People who have trouble sleeping may be more likely to have a stroke, heart attack, or other cerebrovascular or cardiovascular diseases, according to a study published in the November 6, 2019, online issue of Neurology, the medical journal of the American Academy of Neurology.
“These results suggest that if we can target people who are having trouble sleeping with behavioral therapies, it’s possible that we could reduce the number of cases of stroke, heart attack, and other diseases later down the line,” says study author Liming Li, MD, of Peking University in Beijing, China, in a release.
The study involved 487,200 people in China with an average age of 51. Participants had no history of stroke or heart disease at the beginning of the study.
Participants were asked if they had any of three symptoms of insomnia at least three days per week: trouble falling asleep or staying asleep; waking up too early in the morning; or trouble staying focused during the day due to poor sleep. A total of 11% of the people had difficulty falling asleep or staying asleep; 10% reported waking up too early; and 2% had trouble staying focused during the day due to poor sleep. The researchers did not determine if the people met the full definition of insomnia.
The people were then followed for an average of about 10 years. During that time, there were 130,032 cases of stroke, heart attack, and other similar diseases.
People who had all three symptoms of insomnia were 18% more likely to develop these diseases than people who did not have any symptoms. The researchers adjusted for other factors that could affect the risk of stroke or heart disease including alcohol use, smoking, and level of physical activity.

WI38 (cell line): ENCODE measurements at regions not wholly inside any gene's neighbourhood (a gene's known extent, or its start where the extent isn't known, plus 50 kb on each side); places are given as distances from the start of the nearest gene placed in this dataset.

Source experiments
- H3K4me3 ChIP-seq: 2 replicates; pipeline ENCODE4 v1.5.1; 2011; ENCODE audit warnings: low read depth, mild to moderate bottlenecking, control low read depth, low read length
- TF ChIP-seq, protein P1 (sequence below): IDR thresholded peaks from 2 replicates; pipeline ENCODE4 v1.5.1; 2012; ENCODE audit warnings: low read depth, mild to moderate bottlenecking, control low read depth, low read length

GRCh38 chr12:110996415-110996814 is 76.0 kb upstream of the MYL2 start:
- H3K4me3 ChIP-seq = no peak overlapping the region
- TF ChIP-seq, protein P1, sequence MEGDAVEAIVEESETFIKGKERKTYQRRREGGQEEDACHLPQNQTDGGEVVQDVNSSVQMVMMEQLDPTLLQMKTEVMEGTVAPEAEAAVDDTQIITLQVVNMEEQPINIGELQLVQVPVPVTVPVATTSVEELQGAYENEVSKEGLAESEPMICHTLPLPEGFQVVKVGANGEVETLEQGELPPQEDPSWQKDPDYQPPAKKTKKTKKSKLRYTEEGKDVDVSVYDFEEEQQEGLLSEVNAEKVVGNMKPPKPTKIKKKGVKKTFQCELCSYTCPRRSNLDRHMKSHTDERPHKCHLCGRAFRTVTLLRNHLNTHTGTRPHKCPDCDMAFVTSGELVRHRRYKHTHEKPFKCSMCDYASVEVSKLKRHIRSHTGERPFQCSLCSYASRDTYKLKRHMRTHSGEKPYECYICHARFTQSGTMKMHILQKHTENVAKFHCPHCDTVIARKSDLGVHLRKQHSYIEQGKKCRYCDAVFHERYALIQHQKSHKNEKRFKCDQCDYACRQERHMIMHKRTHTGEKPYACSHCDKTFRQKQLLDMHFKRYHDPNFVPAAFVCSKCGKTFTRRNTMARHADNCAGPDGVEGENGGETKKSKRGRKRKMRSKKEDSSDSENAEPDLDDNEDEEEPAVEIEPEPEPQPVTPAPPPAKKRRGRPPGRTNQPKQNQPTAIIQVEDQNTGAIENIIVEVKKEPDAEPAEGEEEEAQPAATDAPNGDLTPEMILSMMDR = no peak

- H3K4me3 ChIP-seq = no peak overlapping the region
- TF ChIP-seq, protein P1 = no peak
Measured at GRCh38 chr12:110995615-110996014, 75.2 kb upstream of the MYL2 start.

People who had trouble falling asleep or staying asleep were 9% more likely to develop stroke or heart disease than people who did not have this trouble. Of the 55,127 people who had this symptom, 17,650, or 32%, had a stroke or heart disease, compared to 112,382, or 26%, of the 432,073 people who did not have this symptom of insomnia.
People who woke up too early in the morning and could not get back to sleep were 7% more likely to develop these diseases than people who did not have that problem. And people who reported that they had trouble staying focused during the day due to poor sleep were 13% more likely to develop these diseases than people who did not have that symptom.
“The link between insomnia symptoms and these diseases was even stronger in younger adults and people who did not have high blood pressure at the start of the study, so future research should look especially at early detection and interventions aimed at these groups,” Li says.
Li notes that the study does not show cause and effect between the insomnia symptoms and stroke and heart disease. It only shows an association.
A limitation of the study was that people reported their own symptoms of insomnia, so the information may not have been accurate.
Also, the researchers did not ask participants about having sleep that was not refreshing, which is another common symptom of insomnia.